Trade war looms between India-China after 93 Chinese products attract anti-dumping duties: Chinese media
The Indian Express, August 14
Amid the Doklam standoff, a trade war appears to be looming between India and China after New Delhi last week imposed anti-dumping duties on 93 Chinese products, according to Chinese newspaper The Global Times. Urging the Chinese companies to think twice about the risks involved before making investments in India, the news report warned India to be prepared to face the consequences for its ‘ill-considered action’. The report also said that China could easily retaliate by putting restrictions on imports from India, but it doesn’t make much economic sense for the country. It said, “If India really starts a trade war with China, of course China’s economic interests will be hurt, but there will also be consequences for India.”

Government reviews IT imports from China
The Times of India, August 16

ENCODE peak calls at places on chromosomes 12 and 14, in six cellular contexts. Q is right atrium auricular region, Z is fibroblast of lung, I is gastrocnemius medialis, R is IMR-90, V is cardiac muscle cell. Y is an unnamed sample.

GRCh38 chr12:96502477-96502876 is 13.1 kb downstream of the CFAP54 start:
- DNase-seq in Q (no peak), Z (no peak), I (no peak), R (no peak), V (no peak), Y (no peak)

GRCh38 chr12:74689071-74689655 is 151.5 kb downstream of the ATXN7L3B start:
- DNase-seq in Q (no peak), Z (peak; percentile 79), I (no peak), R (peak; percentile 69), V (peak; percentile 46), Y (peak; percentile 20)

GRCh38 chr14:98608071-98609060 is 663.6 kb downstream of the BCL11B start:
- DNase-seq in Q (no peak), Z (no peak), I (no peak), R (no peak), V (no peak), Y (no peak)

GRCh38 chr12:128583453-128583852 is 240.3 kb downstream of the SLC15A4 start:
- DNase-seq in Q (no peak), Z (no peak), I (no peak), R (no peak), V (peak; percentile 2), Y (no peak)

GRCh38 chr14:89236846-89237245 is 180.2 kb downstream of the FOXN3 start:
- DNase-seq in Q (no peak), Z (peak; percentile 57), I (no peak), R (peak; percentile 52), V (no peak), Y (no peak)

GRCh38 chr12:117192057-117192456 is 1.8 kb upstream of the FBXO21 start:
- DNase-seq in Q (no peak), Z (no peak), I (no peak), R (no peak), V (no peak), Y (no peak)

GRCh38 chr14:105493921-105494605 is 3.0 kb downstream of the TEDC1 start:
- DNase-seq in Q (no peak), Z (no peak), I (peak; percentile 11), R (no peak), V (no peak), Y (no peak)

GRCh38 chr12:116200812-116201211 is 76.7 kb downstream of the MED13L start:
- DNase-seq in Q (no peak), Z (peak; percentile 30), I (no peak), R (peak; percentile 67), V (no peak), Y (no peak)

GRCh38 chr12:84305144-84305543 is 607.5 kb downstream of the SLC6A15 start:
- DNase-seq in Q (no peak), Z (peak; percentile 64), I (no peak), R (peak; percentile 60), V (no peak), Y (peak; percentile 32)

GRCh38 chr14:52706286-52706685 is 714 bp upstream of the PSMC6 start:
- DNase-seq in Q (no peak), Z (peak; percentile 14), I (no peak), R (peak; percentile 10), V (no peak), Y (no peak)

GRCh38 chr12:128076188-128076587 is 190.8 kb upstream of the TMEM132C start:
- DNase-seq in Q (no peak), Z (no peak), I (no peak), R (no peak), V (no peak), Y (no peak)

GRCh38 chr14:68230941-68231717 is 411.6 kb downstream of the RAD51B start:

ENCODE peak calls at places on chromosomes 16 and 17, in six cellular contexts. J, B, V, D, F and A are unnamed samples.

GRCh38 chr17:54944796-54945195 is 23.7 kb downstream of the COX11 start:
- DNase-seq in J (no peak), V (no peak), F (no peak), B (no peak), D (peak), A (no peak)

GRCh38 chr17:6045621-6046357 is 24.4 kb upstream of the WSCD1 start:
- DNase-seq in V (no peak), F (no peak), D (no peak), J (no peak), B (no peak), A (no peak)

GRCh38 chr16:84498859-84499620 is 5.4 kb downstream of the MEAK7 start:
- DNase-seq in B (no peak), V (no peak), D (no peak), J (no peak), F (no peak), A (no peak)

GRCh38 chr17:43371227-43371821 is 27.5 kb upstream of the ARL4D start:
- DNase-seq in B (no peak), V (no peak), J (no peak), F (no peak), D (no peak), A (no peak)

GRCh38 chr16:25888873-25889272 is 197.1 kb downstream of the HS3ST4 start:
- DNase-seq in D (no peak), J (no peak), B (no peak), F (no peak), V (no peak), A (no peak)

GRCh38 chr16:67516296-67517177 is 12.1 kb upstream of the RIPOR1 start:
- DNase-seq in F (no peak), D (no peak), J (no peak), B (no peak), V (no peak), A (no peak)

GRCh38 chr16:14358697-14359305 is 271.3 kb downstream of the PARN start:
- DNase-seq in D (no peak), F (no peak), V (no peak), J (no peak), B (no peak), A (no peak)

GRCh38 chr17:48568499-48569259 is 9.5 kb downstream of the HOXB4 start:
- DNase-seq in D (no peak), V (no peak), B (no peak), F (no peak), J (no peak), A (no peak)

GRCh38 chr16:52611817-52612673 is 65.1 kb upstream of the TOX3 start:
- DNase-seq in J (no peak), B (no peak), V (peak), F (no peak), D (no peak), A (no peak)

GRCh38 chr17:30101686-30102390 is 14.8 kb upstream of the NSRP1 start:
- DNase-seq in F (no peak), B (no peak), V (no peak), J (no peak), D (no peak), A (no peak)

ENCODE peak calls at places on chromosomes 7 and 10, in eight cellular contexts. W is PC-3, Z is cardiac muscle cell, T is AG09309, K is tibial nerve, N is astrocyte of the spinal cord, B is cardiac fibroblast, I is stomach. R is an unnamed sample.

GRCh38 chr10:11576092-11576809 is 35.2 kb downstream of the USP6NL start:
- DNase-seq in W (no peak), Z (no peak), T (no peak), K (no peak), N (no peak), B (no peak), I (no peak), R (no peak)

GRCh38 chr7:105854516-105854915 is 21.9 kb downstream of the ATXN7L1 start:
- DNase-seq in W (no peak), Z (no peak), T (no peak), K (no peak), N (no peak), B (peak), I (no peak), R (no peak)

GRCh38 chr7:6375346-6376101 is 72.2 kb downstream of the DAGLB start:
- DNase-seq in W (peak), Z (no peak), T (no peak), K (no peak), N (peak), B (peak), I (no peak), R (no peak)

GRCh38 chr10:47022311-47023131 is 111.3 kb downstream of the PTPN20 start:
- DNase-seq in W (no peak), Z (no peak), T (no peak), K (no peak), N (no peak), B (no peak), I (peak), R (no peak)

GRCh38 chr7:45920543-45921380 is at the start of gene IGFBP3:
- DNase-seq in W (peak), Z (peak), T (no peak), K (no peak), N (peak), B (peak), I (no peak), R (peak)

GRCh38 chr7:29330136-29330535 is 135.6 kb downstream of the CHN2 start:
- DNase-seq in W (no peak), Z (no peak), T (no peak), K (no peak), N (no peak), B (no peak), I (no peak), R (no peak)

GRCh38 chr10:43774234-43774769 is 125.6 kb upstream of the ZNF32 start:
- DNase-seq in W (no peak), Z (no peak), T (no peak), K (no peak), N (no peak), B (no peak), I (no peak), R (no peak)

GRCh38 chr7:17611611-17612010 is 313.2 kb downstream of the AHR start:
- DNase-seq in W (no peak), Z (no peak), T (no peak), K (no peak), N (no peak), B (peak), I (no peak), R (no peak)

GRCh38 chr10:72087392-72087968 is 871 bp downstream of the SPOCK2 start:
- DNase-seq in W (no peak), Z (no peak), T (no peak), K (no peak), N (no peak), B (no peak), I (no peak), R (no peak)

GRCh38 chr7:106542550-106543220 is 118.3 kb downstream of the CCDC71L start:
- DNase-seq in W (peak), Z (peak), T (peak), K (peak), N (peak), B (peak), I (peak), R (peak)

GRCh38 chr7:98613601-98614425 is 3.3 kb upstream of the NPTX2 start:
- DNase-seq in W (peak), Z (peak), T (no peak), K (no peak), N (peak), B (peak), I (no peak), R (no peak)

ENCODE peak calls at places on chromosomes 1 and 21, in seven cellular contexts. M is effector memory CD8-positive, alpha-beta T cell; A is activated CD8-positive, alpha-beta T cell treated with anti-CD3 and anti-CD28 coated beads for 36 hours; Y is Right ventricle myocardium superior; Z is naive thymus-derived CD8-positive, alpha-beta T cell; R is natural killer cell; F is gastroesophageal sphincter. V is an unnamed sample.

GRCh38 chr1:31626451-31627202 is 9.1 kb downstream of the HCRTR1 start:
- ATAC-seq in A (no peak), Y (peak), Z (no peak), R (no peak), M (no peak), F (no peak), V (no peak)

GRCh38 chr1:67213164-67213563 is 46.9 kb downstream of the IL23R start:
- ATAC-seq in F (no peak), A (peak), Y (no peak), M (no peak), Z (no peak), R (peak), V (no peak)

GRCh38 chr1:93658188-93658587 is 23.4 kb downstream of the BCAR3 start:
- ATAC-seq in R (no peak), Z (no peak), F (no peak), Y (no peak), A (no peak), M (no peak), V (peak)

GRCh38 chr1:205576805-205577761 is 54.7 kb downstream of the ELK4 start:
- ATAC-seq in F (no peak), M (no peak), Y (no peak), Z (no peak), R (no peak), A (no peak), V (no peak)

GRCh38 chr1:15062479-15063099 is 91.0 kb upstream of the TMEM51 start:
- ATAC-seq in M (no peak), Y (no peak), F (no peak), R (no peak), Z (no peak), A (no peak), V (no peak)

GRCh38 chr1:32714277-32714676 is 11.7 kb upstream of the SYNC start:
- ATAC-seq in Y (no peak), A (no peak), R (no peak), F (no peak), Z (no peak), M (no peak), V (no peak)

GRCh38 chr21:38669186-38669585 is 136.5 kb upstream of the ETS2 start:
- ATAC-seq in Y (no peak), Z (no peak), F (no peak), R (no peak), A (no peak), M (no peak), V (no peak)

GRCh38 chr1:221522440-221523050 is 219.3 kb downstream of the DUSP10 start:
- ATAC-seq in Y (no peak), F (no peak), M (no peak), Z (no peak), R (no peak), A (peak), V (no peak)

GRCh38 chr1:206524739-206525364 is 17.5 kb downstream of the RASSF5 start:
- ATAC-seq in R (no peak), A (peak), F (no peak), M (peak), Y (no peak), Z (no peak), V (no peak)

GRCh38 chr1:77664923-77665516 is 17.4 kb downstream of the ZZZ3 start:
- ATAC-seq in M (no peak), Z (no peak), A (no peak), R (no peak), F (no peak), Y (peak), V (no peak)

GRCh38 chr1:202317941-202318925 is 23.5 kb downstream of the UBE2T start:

The government has started a review of the massive import of electronics and information technology products from China due to concerns over security and data leakages. There has been a growing clamour for import restrictions and other curbs on such products, which currently constitute a huge chunk of shipments from across the border. The review comes at a time when the India-China standoff over Doklam has been intensifying, and may signal the onset of a strategic trade war as tension on the border worsens and concerns about trade imbalances and security increase. The growing engagement of Chinese companies within India’s burgeoning electronics and IT industry — worth nearly $22 billion, according to a recent study by industry chamber CII — has sounded alarm bells within the government, especially as it is felt that much of this can be used to gain unlawful access to critical information about individuals, businesses, and government set-ups.